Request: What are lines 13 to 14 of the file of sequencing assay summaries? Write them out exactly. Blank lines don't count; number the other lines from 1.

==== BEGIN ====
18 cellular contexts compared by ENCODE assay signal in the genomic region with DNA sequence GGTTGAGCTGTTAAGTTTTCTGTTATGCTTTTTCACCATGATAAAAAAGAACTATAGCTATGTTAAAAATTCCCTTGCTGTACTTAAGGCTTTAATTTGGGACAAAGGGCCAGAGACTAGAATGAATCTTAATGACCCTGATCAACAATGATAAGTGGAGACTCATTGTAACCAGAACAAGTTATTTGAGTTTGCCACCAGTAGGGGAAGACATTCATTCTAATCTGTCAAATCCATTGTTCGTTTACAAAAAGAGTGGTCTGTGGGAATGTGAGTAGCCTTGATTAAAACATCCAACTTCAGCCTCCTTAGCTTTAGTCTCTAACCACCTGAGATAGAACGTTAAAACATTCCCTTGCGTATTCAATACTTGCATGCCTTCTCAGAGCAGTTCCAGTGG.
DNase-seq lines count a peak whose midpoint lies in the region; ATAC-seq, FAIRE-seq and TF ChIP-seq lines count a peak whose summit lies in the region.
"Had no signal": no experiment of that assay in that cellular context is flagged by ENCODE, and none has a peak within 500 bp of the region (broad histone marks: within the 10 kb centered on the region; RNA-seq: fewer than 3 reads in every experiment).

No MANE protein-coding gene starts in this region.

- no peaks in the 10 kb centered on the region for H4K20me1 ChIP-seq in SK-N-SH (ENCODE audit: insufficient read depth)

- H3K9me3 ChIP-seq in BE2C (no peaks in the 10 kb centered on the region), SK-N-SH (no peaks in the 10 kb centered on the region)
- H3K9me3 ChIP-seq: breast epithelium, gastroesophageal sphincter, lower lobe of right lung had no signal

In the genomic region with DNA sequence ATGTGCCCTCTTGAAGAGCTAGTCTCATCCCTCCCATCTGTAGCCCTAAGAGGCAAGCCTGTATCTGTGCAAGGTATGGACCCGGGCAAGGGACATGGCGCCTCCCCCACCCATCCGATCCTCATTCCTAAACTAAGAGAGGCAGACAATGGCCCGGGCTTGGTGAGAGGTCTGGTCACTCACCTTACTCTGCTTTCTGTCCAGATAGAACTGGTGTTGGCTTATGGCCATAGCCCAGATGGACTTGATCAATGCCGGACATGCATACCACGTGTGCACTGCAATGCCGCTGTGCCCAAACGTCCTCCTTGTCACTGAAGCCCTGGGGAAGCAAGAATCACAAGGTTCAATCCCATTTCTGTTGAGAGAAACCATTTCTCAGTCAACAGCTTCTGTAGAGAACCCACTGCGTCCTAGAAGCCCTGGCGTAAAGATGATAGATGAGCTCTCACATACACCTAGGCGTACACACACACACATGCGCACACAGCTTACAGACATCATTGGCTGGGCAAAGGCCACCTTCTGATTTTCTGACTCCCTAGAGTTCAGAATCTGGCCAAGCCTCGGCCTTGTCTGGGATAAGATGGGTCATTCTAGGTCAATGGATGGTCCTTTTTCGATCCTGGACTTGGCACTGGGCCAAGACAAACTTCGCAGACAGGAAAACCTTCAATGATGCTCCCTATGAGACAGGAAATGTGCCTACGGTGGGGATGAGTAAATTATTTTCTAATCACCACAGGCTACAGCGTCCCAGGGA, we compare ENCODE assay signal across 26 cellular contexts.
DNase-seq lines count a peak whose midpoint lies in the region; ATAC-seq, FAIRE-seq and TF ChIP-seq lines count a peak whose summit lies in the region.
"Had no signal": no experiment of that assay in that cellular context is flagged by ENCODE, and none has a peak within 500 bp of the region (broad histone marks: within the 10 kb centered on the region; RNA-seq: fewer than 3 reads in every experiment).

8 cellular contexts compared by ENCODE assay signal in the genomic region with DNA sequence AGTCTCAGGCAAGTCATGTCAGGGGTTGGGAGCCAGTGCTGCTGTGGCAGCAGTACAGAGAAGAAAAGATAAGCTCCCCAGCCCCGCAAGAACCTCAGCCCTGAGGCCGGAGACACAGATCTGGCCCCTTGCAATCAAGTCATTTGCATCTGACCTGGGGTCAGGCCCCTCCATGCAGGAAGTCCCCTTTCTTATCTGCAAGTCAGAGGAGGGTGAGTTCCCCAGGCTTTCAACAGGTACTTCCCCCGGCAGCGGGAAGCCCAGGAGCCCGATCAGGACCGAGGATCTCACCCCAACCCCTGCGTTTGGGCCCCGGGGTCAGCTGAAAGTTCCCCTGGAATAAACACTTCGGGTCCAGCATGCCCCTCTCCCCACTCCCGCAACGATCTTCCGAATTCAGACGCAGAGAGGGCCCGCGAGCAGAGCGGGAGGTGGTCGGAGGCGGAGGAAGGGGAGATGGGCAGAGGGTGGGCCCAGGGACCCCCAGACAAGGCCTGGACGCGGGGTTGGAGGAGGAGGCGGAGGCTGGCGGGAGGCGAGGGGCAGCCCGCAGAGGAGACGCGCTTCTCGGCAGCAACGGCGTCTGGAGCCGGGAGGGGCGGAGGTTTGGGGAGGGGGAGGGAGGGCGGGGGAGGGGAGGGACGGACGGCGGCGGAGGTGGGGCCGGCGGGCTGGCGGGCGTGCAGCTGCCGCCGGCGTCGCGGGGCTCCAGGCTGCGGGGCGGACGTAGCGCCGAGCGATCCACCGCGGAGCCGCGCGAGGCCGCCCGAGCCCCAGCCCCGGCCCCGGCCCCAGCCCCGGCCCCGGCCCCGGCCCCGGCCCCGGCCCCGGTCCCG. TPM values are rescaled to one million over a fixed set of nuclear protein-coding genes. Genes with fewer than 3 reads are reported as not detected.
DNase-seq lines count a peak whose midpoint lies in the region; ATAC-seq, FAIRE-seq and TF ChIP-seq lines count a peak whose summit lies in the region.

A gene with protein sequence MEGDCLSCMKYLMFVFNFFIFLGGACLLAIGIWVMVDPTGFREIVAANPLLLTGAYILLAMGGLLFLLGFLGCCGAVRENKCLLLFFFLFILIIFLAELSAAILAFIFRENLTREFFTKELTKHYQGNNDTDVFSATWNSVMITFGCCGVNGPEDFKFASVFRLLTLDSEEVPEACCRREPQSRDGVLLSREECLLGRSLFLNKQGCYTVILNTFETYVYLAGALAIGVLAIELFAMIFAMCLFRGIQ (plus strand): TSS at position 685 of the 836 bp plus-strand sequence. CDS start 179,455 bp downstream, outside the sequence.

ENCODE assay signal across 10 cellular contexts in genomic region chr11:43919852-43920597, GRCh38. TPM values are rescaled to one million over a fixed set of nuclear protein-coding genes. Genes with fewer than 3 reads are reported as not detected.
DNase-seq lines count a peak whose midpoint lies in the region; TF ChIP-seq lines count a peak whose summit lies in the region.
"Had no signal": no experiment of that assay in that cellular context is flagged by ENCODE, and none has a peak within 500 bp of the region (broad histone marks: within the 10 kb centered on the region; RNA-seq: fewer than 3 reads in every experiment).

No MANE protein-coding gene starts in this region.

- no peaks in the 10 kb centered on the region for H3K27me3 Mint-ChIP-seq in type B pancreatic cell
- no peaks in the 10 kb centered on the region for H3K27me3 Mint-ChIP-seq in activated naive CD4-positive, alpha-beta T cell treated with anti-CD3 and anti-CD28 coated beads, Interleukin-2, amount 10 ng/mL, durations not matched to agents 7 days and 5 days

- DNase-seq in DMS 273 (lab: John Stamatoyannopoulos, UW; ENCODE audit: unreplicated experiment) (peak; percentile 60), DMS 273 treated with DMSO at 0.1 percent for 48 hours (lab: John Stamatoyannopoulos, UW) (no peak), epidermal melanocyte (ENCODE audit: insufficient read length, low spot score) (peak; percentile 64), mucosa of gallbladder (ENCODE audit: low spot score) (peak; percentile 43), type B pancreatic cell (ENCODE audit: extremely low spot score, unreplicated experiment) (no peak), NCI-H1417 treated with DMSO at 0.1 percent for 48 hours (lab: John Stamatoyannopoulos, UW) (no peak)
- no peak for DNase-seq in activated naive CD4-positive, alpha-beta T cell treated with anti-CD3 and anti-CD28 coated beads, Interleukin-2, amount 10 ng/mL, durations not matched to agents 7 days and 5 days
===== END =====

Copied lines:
A gene with protein sequence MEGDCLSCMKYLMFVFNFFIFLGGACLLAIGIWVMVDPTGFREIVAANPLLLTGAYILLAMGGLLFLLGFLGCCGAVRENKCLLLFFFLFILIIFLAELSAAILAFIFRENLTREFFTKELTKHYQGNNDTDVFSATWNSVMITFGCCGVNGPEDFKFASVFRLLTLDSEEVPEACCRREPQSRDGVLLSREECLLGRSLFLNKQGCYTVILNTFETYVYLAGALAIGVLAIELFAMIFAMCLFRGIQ (plus strand): TSS at position 685 of the 836 bp plus-strand sequence. CDS start 179,455 bp downstream, outside the sequence.

ENCODE assay signal across 10 cellular contexts in genomic region chr11:43919852-43920597, GRCh38. TPM values are rescaled to one million over a fixed set of nuclear protein-coding genes. Genes with fewer than 3 reads are reported as not detected.